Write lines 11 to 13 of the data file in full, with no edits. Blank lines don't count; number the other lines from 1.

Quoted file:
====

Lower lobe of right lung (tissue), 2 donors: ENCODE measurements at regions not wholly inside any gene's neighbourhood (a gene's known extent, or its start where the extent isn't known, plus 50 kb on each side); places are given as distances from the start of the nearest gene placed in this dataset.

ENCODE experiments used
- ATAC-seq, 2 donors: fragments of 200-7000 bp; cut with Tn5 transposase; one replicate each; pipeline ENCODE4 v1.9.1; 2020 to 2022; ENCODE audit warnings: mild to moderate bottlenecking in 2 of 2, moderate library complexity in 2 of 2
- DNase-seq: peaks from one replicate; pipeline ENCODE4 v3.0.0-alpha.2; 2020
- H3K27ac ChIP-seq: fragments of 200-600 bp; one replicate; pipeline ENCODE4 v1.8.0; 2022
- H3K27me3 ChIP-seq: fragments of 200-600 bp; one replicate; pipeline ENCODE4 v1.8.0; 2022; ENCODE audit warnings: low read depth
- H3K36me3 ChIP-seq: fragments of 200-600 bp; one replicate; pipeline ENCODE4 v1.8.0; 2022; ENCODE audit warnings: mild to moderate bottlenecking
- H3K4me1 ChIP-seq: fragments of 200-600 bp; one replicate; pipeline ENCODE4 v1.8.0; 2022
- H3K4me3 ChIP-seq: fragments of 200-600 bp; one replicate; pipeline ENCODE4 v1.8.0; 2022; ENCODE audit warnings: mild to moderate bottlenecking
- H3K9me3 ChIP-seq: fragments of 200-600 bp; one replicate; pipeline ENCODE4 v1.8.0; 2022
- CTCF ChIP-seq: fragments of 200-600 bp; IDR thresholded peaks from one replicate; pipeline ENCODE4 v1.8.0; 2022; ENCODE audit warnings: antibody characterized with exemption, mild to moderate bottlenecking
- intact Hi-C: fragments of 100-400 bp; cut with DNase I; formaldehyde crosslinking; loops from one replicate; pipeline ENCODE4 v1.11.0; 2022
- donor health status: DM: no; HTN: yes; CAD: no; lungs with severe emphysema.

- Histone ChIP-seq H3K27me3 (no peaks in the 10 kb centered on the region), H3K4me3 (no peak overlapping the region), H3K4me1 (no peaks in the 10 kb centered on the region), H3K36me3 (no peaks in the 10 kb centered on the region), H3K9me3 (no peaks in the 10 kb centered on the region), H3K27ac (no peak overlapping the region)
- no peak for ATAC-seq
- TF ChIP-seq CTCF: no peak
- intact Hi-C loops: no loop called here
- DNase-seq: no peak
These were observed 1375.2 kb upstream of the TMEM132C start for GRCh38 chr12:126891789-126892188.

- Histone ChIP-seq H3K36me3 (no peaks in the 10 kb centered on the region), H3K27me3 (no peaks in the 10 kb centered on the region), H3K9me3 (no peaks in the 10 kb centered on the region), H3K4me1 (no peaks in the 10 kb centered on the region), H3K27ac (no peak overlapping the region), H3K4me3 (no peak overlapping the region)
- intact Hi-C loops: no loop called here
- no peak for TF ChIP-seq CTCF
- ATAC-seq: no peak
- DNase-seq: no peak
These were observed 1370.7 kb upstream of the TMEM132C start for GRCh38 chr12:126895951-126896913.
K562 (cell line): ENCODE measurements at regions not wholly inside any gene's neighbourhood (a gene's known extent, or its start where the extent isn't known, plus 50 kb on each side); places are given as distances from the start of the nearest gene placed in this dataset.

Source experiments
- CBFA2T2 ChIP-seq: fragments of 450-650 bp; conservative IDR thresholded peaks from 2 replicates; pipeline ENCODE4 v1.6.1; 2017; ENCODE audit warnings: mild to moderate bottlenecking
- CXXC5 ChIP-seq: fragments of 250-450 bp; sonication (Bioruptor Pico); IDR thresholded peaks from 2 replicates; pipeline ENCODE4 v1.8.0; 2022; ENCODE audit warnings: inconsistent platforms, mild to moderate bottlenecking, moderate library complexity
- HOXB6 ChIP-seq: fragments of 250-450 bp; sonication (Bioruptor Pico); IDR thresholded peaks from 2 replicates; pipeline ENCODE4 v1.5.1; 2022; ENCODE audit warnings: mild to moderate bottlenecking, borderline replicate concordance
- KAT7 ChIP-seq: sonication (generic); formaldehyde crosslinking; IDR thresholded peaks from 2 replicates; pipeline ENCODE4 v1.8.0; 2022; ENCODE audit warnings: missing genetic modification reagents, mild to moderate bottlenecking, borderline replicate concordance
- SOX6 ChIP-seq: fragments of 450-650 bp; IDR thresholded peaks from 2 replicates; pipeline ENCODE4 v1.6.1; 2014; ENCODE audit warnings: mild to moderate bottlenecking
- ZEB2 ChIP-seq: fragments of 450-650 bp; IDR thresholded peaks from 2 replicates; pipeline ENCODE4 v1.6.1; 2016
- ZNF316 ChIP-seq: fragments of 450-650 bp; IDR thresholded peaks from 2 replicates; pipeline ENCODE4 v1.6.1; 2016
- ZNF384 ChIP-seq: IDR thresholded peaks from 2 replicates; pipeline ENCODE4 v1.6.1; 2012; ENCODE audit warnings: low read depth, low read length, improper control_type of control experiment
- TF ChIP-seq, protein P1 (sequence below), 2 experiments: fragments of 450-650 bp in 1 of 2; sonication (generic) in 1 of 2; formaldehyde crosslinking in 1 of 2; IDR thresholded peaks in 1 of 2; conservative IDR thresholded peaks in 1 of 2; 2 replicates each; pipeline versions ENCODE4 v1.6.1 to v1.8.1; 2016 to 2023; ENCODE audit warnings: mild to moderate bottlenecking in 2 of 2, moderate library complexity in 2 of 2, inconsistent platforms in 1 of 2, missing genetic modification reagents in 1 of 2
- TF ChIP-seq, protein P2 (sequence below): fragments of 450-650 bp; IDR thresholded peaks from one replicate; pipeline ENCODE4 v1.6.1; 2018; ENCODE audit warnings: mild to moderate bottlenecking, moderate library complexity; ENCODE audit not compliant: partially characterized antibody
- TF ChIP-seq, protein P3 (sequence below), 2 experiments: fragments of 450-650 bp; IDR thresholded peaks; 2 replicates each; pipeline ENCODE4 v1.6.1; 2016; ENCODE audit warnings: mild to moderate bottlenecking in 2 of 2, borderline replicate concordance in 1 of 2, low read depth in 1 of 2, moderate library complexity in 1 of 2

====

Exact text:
- CTCF ChIP-seq: fragments of 200-600 bp; IDR thresholded peaks from one replicate; pipeline ENCODE4 v1.8.0; 2022; ENCODE audit warnings: antibody characterized with exemption, mild to moderate bottlenecking
- intact Hi-C: fragments of 100-400 bp; cut with DNase I; formaldehyde crosslinking; loops from one replicate; pipeline ENCODE4 v1.11.0; 2022
- donor health status: DM: no; HTN: yes; CAD: no; lungs with severe emphysema.